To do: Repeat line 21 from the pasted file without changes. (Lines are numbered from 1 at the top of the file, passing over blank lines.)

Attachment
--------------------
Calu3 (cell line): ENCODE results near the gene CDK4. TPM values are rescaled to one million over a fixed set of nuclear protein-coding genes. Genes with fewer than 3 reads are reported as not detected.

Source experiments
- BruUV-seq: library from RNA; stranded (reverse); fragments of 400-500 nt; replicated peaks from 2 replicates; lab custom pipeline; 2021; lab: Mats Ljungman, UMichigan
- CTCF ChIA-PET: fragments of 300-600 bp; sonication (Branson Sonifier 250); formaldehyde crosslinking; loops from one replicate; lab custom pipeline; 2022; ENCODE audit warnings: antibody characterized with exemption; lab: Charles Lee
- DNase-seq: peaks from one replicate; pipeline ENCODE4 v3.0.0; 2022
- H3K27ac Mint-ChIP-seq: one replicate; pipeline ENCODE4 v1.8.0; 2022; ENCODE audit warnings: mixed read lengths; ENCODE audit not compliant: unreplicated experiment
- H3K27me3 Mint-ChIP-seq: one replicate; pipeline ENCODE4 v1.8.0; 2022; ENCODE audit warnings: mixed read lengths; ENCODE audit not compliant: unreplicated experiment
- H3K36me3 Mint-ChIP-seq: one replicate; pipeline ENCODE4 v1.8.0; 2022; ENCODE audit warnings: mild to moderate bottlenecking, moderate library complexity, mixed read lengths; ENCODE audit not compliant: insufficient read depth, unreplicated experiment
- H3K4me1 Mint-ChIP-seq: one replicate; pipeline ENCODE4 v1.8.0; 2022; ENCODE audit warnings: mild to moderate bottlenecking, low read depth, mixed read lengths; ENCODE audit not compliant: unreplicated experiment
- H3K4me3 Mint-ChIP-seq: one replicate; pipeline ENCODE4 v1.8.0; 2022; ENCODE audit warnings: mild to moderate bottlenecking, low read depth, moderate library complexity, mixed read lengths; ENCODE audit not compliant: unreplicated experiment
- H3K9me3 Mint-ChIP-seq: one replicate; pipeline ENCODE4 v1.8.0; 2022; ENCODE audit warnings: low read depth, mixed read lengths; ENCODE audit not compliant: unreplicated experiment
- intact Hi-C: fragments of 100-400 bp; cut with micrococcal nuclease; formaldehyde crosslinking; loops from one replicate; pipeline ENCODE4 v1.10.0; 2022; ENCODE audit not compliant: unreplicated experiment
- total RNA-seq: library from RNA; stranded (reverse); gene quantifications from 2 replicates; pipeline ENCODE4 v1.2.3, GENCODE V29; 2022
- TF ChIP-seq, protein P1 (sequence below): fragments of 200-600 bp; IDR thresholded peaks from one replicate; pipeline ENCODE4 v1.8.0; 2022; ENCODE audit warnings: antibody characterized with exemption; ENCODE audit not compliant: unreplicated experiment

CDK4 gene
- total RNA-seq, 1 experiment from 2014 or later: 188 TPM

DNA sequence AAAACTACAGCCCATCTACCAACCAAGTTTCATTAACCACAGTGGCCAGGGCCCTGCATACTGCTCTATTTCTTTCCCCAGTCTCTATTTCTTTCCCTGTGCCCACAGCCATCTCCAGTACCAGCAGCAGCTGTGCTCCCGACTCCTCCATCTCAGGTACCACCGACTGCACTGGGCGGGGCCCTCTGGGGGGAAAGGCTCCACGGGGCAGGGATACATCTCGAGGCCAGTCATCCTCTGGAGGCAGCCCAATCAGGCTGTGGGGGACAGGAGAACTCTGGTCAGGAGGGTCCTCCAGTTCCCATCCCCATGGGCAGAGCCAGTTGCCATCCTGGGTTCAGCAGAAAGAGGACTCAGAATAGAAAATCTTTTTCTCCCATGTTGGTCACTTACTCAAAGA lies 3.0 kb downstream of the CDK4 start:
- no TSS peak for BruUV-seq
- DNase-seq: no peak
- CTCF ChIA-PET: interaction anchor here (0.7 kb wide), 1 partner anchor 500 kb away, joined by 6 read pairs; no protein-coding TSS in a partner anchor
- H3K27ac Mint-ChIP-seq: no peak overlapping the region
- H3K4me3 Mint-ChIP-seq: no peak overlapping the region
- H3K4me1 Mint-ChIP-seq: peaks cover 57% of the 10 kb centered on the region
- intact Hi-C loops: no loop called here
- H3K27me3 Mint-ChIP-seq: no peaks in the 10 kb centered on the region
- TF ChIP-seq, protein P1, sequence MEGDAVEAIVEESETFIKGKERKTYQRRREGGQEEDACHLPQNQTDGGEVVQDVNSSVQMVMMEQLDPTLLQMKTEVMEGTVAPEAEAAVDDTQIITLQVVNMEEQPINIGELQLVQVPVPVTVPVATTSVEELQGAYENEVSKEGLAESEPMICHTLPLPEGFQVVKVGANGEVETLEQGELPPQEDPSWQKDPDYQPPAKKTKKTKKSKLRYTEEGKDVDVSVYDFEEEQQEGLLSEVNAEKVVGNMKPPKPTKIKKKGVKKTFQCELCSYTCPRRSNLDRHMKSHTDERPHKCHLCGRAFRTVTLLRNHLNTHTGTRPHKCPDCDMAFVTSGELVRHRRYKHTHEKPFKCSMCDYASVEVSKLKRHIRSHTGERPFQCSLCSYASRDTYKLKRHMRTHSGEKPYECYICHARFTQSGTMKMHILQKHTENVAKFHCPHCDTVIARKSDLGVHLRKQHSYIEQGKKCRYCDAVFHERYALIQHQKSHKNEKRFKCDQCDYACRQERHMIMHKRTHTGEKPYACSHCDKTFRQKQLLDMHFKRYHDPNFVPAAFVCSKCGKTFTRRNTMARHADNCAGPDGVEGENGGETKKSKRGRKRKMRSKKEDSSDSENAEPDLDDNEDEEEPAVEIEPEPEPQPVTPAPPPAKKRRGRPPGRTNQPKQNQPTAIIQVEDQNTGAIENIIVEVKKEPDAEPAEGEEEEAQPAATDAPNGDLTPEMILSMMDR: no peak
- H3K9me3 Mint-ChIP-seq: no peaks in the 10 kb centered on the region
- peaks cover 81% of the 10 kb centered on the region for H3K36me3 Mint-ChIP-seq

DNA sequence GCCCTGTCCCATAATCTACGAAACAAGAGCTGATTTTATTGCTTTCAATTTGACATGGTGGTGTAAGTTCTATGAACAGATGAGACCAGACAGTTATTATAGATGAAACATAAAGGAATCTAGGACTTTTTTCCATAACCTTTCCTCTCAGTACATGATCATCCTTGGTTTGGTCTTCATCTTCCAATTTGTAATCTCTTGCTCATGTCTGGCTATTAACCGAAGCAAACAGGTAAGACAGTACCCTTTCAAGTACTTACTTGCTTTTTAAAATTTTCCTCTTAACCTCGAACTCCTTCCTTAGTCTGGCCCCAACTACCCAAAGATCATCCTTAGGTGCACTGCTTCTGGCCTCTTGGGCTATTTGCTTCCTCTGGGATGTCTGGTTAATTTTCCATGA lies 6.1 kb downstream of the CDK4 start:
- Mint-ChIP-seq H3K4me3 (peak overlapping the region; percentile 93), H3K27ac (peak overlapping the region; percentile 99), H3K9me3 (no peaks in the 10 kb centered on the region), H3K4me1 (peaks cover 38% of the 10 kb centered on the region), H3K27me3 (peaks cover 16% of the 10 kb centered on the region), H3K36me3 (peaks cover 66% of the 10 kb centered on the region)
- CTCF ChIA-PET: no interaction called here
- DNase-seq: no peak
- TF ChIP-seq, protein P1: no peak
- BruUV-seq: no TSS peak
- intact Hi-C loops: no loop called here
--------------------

- H3K27ac Mint-ChIP-seq: no peak overlapping the region